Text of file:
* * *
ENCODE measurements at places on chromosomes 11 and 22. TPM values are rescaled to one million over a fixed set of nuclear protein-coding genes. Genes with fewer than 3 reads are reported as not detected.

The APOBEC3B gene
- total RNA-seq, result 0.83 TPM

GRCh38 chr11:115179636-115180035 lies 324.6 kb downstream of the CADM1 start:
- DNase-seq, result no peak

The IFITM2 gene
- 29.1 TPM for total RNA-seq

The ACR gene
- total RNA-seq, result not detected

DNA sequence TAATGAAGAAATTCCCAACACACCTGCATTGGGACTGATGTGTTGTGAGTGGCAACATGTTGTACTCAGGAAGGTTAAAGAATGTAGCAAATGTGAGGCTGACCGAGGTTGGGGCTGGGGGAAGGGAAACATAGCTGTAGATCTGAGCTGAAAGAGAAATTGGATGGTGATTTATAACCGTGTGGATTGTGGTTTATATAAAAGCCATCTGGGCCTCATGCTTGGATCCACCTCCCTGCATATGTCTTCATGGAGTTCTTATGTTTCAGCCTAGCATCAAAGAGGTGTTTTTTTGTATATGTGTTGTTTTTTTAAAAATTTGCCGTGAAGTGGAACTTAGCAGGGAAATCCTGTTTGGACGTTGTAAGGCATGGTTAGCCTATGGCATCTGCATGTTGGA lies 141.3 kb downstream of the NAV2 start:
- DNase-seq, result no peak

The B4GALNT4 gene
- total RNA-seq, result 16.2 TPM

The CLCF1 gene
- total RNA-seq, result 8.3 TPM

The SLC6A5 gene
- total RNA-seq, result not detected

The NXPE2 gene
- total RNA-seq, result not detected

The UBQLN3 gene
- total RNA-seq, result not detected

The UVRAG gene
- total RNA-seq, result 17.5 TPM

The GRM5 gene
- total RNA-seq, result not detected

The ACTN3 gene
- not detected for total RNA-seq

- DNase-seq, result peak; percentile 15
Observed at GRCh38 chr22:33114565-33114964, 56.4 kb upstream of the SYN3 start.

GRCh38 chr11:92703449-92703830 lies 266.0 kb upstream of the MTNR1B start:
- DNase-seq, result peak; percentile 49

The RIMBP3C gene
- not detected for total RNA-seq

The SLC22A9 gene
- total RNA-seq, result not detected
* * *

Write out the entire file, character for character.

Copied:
ENCODE measurements at places on chromosomes 11 and 22. TPM values are rescaled to one million over a fixed set of nuclear protein-coding genes. Genes with fewer than 3 reads are reported as not detected.

The APOBEC3B gene
- total RNA-seq, result 0.83 TPM

GRCh38 chr11:115179636-115180035 lies 324.6 kb downstream of the CADM1 start:
- DNase-seq, result no peak

The IFITM2 gene
- 29.1 TPM for total RNA-seq

The ACR gene
- total RNA-seq, result not detected

DNA sequence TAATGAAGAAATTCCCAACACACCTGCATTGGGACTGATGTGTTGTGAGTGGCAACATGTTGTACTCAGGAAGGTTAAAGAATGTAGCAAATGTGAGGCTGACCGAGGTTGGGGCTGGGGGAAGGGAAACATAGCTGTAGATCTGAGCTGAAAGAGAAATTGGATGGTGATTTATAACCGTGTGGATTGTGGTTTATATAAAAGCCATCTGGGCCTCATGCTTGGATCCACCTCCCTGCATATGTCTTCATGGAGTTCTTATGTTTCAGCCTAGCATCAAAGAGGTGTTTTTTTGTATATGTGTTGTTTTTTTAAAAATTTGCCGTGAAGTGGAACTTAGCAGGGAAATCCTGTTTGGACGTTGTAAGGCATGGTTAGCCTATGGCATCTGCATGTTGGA lies 141.3 kb downstream of the NAV2 start:
- DNase-seq, result no peak

The B4GALNT4 gene
- total RNA-seq, result 16.2 TPM

The CLCF1 gene
- total RNA-seq, result 8.3 TPM

The SLC6A5 gene
- total RNA-seq, result not detected

The NXPE2 gene
- total RNA-seq, result not detected

The UBQLN3 gene
- total RNA-seq, result not detected

The UVRAG gene
- total RNA-seq, result 17.5 TPM

The GRM5 gene
- total RNA-seq, result not detected

The ACTN3 gene
- not detected for total RNA-seq

- DNase-seq, result peak; percentile 15
Observed at GRCh38 chr22:33114565-33114964, 56.4 kb upstream of the SYN3 start.

GRCh38 chr11:92703449-92703830 lies 266.0 kb upstream of the MTNR1B start:
- DNase-seq, result peak; percentile 49

The RIMBP3C gene
- not detected for total RNA-seq

The SLC22A9 gene
- total RNA-seq, result not detected